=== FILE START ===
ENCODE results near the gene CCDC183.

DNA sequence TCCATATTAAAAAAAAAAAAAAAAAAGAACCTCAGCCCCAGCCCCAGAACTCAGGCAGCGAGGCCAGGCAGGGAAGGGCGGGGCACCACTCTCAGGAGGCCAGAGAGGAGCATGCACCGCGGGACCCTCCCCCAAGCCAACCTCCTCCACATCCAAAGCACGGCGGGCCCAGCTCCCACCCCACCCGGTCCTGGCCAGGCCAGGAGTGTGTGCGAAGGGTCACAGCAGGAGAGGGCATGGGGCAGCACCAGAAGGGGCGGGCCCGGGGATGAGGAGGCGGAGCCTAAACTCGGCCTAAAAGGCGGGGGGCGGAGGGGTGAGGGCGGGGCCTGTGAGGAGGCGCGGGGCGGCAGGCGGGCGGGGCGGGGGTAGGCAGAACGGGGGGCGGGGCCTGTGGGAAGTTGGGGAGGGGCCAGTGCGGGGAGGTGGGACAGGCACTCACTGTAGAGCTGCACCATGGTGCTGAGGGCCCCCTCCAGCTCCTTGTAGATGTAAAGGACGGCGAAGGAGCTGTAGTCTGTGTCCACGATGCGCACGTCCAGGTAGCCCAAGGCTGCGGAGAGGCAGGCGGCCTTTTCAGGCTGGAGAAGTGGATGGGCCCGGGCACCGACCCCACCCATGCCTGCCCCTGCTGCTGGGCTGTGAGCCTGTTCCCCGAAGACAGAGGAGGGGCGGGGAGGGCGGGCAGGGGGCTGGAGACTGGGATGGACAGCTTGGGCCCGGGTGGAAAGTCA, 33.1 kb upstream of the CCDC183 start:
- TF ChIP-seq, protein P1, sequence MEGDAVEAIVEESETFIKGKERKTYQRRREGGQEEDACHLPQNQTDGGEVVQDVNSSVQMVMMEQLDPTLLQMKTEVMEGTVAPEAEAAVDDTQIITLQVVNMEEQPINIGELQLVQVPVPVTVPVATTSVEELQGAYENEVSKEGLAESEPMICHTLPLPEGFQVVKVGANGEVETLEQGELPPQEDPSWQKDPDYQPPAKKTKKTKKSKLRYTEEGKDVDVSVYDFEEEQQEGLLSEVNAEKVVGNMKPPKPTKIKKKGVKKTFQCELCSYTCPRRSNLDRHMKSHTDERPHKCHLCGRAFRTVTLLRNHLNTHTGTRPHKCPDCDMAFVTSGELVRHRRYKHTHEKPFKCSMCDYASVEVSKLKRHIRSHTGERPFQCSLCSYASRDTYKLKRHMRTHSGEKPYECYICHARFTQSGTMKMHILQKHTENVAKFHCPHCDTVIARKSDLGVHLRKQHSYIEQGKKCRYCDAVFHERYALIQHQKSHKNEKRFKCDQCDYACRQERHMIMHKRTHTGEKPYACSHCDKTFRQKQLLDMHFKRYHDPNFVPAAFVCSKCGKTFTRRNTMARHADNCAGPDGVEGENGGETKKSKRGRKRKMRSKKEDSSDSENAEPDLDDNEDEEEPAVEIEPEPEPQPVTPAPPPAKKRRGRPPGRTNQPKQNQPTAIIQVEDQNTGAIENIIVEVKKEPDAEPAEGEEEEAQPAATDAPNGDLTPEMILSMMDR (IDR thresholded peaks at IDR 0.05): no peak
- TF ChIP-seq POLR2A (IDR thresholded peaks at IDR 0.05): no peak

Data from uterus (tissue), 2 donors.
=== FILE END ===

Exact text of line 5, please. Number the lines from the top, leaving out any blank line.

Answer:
Data from uterus (tissue), 2 donors.